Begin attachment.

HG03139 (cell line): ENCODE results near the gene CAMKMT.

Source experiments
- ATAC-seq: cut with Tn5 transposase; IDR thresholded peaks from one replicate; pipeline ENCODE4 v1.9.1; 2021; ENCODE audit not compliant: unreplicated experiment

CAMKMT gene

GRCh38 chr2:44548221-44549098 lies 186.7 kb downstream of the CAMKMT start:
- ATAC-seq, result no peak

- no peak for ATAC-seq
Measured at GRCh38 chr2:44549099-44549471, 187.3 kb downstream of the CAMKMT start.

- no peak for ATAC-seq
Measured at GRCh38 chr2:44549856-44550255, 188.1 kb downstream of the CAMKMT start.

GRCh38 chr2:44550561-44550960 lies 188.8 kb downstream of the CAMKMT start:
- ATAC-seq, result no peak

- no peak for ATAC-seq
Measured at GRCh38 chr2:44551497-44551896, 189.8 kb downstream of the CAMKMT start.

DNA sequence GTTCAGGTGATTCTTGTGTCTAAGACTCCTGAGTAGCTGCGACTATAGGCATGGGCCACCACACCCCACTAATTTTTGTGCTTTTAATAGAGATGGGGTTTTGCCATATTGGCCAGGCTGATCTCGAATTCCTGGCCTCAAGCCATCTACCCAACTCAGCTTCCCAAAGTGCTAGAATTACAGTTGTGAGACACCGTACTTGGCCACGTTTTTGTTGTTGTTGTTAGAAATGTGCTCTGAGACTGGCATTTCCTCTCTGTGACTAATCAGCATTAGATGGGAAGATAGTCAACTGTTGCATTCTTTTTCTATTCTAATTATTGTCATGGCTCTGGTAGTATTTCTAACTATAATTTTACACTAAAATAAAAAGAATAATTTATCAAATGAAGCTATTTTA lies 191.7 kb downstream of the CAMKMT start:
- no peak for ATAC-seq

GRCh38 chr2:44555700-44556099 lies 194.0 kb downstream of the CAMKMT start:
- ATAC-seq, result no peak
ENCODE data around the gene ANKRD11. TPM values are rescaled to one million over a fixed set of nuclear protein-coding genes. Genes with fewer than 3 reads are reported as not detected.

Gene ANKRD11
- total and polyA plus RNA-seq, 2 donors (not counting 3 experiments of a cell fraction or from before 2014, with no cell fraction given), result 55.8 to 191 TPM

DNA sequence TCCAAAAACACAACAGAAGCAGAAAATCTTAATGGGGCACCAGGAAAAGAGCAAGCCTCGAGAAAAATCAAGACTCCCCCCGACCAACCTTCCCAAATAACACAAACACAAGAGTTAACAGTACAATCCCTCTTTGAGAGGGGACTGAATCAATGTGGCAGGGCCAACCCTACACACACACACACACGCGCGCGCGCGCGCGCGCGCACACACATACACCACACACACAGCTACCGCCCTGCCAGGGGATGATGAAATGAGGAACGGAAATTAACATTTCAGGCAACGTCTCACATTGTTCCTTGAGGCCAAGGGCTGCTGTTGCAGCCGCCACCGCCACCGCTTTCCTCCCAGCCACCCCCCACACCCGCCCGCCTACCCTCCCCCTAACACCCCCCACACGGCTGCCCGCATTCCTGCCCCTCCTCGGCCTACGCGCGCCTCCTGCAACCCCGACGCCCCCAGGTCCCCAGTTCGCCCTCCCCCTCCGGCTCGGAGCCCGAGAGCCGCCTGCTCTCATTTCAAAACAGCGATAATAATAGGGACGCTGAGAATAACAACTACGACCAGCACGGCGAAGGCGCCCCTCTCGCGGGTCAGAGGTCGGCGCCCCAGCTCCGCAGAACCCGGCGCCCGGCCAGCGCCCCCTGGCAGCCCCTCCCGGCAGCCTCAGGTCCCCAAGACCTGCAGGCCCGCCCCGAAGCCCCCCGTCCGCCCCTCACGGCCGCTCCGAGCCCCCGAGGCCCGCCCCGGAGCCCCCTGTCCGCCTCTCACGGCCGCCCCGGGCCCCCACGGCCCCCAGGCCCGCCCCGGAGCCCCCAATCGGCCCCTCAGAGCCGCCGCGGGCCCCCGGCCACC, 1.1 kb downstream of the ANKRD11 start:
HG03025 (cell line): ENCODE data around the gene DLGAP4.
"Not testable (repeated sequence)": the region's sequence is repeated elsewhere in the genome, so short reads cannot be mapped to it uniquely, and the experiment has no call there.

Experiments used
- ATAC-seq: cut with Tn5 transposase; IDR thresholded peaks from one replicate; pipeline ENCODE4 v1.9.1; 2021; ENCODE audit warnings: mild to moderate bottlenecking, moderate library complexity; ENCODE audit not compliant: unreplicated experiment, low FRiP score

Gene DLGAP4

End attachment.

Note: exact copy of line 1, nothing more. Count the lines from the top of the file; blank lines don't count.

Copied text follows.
HG03139 (cell line): ENCODE results near the gene CAMKMT.